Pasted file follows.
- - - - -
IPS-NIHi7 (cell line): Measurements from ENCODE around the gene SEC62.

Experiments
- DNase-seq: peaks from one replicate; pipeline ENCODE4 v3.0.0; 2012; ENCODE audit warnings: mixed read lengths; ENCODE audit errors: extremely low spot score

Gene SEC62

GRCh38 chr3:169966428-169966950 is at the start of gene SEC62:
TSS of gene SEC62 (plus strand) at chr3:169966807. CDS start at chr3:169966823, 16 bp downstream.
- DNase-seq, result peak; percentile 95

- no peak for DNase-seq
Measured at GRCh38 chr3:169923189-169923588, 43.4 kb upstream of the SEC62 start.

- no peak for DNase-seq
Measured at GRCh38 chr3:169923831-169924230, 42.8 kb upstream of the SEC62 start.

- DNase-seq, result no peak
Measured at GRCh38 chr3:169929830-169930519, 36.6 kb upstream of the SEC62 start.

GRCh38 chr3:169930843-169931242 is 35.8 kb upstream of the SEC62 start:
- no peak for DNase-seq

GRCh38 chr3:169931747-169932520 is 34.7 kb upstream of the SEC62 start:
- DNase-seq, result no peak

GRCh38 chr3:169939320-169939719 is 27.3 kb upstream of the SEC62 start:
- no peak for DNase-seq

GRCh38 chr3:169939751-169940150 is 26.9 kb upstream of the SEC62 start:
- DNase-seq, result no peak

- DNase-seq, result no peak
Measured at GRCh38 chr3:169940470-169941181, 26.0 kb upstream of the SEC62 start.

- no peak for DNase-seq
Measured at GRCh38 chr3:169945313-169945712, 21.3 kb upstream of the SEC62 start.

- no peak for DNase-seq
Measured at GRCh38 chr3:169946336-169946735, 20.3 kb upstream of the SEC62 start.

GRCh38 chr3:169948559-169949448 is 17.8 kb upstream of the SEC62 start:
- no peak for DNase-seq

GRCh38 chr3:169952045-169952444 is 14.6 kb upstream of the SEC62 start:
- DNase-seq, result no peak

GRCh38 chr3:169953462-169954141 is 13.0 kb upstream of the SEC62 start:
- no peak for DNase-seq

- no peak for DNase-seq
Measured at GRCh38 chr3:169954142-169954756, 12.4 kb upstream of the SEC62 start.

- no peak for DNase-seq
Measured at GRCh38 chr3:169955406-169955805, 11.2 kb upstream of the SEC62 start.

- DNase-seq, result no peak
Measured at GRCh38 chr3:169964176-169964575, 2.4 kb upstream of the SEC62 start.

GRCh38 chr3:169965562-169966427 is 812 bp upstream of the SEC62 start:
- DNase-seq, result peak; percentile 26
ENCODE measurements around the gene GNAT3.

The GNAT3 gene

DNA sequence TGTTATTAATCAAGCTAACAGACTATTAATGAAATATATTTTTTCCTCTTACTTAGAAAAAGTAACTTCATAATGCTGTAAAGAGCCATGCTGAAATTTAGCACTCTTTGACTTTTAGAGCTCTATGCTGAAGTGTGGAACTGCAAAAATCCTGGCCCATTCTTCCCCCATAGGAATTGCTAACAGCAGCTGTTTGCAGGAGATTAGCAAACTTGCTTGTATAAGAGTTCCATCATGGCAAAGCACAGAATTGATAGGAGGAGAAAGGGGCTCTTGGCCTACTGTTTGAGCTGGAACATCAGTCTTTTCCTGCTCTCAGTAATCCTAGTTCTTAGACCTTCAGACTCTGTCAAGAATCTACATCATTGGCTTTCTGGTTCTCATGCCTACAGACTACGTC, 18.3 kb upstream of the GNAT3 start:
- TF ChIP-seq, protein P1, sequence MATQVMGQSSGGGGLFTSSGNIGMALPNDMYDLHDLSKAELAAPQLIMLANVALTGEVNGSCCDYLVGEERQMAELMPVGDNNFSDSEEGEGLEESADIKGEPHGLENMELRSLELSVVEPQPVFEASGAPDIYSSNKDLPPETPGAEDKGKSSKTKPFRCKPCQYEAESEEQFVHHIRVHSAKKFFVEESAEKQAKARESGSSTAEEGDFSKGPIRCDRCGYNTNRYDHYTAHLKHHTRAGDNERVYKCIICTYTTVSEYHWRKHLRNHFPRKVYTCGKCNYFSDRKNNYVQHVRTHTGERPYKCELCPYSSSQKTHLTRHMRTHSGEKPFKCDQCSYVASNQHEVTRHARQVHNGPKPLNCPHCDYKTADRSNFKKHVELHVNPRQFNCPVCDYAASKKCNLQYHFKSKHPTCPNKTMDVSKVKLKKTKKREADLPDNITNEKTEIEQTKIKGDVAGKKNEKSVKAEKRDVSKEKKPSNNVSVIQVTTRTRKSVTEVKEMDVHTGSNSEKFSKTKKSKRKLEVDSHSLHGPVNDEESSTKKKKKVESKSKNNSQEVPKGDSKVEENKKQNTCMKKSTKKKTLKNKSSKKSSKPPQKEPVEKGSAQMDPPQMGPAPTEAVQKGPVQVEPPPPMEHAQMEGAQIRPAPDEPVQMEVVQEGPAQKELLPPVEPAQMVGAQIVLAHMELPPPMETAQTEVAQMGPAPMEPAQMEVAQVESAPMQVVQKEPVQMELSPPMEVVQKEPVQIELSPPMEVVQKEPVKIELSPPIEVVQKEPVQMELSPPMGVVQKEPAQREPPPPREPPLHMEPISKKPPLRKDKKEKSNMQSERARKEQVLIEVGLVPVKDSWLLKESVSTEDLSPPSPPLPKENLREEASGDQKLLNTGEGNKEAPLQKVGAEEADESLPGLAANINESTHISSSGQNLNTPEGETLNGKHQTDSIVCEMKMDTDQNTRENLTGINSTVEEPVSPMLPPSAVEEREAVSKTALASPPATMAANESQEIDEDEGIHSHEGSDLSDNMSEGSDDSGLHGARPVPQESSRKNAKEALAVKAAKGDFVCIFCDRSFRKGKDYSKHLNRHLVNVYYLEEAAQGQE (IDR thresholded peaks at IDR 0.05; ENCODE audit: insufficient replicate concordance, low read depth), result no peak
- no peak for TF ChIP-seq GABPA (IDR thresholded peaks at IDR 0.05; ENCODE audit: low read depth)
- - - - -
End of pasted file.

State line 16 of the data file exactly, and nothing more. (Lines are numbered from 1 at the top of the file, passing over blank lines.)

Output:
GRCh38 chr3:169931747-169932520 is 34.7 kb upstream of the SEC62 start: